Written by Timothy Makokha
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It is the desire of every Kenyan that Vision 2030 come true. This can only be achieved when Kenyans treat each other as brother/sister or fellow Kenyan.
As Kenyans, it’s our responsibility to embark on the mission of re-uniting ourselves without putting into consideration the idea of tribes. Many a times when people make introductions, you will hear someone mention part of the country and tribe he/she comes from. At some functions you will see people insisting that a person introduces himself/herself with a sir name which will definitely suggest the tribal background of an individual.
The government, religious organizations and Non-Governmental Organizations are the major stakeholders that can assist in this process of preaching reconciliation among Kenyan tribes.
The 2010 yes/no referendum for our new constitution almost split this nation along religious lines. This is where Christians were complaining that if the new constitution was to be endorsed, Kenya would become a Muslim state. The whole issue was emanating from the inclusion of the Kadhi’s court in the new constitution making Christians to argue that their Christian faith has been ignored.
Most political leaders of late bear in mind tribal politics where parties belong to tribes rather than Kenyans. For example you will hear things like GEMA, KKK among others.
As a result, minority tribes like Ogieks suffer inferiority complex because they don’t have ‘their own’ person in government.
The same tribalism is experienced in our Kenyan universities during elections for the students’ council. You will discover that tribes with high numbers in these higher institutions of learning get better representation in the students’ council.
Three years ago, chaos erupted at Masinde Muliro University of Science and Technology during campaigns when students from different tribes fought leading to closure of the institution for some time.
Recently there was an outcry that workers in Kenyan universities are dominated by the big five tribes in the country.
It is also said that the suspension of the deputy chief justice Nancy Barasa touched Kenyans from western Kenya more than the other Kenyans from other parts of the country.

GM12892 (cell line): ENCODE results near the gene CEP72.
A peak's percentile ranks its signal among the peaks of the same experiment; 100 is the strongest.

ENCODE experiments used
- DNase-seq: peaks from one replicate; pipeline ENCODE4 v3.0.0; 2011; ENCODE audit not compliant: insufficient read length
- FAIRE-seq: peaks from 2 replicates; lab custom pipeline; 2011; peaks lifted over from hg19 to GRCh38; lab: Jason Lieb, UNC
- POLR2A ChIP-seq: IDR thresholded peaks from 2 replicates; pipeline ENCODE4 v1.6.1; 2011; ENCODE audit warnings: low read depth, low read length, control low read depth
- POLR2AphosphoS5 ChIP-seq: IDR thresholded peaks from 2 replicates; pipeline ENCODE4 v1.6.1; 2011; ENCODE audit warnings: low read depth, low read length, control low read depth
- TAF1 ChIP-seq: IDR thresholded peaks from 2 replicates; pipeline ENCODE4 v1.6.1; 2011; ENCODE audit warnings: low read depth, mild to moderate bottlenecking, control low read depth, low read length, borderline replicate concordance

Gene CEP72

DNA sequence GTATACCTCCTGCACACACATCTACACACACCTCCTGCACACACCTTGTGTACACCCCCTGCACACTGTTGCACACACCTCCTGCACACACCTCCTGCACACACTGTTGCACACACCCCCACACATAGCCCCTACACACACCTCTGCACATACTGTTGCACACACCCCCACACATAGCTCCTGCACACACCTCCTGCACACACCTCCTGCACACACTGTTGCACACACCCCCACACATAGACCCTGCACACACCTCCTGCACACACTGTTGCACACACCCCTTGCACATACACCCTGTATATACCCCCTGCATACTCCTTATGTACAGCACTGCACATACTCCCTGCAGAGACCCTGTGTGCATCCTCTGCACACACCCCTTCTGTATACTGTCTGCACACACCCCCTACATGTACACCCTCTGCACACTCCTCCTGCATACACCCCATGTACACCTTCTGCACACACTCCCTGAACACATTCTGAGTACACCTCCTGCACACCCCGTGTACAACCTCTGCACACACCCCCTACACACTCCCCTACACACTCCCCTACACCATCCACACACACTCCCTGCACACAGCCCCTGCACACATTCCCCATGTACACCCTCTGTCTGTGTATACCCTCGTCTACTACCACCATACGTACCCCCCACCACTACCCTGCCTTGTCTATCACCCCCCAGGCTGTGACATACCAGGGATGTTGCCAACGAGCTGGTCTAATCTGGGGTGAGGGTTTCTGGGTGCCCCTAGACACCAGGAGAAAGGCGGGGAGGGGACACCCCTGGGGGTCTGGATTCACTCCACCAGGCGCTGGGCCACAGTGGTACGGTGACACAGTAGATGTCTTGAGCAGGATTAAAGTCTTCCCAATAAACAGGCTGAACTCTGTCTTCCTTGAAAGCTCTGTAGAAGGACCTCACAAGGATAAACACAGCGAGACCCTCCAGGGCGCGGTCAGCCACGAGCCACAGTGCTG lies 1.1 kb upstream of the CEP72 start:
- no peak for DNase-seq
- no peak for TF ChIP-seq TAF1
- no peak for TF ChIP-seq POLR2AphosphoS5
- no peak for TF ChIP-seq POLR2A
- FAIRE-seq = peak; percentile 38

On Monday 5/3/2012, presidential hopeful Raphael Tuju dismissed political alliances based on tribal affiliations when he took campaign to Nakuru town. “The last general elections resulted to chaos because some leaders were too anxious because of their endorsements but when they did not succeed they incited their supporters to demand that there would be no peace unless they took over power” said Tuju.
Old habits die hard and the former president’s second endorsement of hon. Uhuru Kenyatta for presidency is curious. Many questions have been raised about the Moi-Uhuru politics.
Kenyans are demanding beyond a shadow of doubt that the next president will have the requisite leadership ability to see Kenya achieve her goals and objectives.
Tribal clashes happening behind scenes in Mandera are influenced by politicians who wish to eliminate certain tribes from the region for political gains. Sources reveal that elders who are members of a committee recently formed by the government for peace between Degodia and Gabbra communities said some leaders wanted to evict certain groups from the area so that their tribe can scoop all elective seats in the area.
Apart from investing in education, technology, industry and trade, the idea of tribalism carry more weight although it has been ignored for long by our leaders.
Vision 2030 is very practical and achievable. Let’s all chant the “I am proud to be Kenyan” slogan for a better Kenya.
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